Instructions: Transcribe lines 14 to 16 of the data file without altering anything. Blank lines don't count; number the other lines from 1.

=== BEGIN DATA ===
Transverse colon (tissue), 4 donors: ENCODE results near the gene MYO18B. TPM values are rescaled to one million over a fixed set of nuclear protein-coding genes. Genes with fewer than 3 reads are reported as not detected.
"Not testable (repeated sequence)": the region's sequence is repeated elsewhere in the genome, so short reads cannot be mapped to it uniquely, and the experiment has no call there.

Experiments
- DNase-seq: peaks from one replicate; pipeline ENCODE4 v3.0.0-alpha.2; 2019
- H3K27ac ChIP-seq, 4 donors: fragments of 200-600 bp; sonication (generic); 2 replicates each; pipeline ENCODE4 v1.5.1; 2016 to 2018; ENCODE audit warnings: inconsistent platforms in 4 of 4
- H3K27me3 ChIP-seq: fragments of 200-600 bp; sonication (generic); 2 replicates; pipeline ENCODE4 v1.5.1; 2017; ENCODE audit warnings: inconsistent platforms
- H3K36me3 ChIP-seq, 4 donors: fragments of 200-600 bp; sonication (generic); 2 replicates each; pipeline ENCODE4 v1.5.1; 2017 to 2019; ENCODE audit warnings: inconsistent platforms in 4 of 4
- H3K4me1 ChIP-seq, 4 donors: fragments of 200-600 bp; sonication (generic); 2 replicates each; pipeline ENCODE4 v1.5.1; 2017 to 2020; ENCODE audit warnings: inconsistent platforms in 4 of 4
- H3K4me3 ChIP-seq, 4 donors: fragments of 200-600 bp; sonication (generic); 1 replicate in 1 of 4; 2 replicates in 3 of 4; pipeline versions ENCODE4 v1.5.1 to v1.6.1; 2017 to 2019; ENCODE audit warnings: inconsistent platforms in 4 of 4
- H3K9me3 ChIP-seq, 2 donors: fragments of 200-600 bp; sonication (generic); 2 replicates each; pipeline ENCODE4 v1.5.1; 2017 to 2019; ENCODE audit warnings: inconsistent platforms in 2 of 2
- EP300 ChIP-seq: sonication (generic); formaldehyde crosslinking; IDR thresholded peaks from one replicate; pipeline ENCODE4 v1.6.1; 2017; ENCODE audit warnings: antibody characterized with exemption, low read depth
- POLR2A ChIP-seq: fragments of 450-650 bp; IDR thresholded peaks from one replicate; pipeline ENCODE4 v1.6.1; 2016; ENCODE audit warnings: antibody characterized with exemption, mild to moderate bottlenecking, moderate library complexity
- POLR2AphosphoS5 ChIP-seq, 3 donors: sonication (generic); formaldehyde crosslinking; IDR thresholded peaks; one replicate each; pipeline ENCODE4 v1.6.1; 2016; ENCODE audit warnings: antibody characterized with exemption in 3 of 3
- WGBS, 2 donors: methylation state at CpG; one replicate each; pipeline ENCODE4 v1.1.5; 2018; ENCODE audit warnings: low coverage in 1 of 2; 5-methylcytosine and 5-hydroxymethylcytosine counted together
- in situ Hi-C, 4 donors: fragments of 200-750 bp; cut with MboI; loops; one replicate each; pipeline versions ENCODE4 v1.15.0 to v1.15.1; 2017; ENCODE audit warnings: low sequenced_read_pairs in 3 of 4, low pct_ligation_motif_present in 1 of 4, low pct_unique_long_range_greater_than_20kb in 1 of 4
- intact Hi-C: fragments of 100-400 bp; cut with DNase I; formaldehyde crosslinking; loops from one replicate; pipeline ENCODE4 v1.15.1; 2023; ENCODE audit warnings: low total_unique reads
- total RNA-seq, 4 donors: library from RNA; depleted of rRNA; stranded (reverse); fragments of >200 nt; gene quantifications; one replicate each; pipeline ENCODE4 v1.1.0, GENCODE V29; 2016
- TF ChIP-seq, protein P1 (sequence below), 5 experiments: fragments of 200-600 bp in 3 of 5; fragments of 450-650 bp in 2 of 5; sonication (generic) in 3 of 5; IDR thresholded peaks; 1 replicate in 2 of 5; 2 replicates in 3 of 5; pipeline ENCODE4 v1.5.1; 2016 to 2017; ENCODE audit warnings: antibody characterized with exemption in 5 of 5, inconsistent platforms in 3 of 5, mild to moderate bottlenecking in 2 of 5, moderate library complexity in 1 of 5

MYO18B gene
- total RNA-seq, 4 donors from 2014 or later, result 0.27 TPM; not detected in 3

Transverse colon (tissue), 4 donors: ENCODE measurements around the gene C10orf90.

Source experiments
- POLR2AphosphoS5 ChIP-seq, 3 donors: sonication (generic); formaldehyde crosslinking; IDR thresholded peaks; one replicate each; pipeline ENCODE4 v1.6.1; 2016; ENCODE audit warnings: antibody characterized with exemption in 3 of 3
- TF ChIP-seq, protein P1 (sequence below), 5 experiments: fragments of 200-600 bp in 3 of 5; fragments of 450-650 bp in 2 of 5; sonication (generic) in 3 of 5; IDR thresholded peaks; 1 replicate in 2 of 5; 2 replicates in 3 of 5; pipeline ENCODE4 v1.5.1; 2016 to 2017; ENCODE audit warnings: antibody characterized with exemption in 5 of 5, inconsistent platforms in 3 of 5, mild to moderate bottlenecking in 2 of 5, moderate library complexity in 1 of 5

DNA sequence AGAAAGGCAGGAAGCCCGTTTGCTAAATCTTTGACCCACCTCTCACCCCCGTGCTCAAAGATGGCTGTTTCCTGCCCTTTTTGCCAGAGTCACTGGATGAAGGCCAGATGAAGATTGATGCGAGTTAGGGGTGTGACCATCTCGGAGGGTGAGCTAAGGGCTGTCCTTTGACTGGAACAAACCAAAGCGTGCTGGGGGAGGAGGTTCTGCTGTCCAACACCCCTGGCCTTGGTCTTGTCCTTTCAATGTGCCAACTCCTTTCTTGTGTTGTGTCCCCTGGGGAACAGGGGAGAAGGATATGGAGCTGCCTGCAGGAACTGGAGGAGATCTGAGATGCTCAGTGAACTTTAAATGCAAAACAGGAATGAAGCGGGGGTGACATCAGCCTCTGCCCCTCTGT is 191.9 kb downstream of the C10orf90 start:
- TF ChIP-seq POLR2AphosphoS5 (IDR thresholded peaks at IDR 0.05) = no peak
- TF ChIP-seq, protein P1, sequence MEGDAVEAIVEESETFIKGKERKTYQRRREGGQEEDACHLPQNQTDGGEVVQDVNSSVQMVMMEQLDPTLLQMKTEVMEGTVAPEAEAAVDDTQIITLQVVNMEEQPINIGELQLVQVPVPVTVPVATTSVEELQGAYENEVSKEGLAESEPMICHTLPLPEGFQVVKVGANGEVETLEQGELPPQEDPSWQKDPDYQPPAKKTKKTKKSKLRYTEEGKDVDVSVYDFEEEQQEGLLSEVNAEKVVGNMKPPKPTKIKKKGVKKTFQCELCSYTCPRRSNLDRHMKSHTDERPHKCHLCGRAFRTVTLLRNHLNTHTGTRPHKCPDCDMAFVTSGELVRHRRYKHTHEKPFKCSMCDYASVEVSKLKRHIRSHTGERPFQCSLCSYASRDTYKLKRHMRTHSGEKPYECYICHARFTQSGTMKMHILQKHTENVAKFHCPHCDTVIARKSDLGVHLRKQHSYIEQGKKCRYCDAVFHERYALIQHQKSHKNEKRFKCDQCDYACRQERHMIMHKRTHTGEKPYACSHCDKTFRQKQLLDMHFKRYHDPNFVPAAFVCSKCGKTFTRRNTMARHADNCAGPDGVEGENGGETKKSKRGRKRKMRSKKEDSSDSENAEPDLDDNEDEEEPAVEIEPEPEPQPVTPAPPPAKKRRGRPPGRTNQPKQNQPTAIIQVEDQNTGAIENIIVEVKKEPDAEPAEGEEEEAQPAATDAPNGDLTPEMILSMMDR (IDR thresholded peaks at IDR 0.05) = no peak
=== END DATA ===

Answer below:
- WGBS, 2 donors: methylation state at CpG; one replicate each; pipeline ENCODE4 v1.1.5; 2018; ENCODE audit warnings: low coverage in 1 of 2; 5-methylcytosine and 5-hydroxymethylcytosine counted together
- in situ Hi-C, 4 donors: fragments of 200-750 bp; cut with MboI; loops; one replicate each; pipeline versions ENCODE4 v1.15.0 to v1.15.1; 2017; ENCODE audit warnings: low sequenced_read_pairs in 3 of 4, low pct_ligation_motif_present in 1 of 4, low pct_unique_long_range_greater_than_20kb in 1 of 4
- intact Hi-C: fragments of 100-400 bp; cut with DNase I; formaldehyde crosslinking; loops from one replicate; pipeline ENCODE4 v1.15.1; 2023; ENCODE audit warnings: low total_unique reads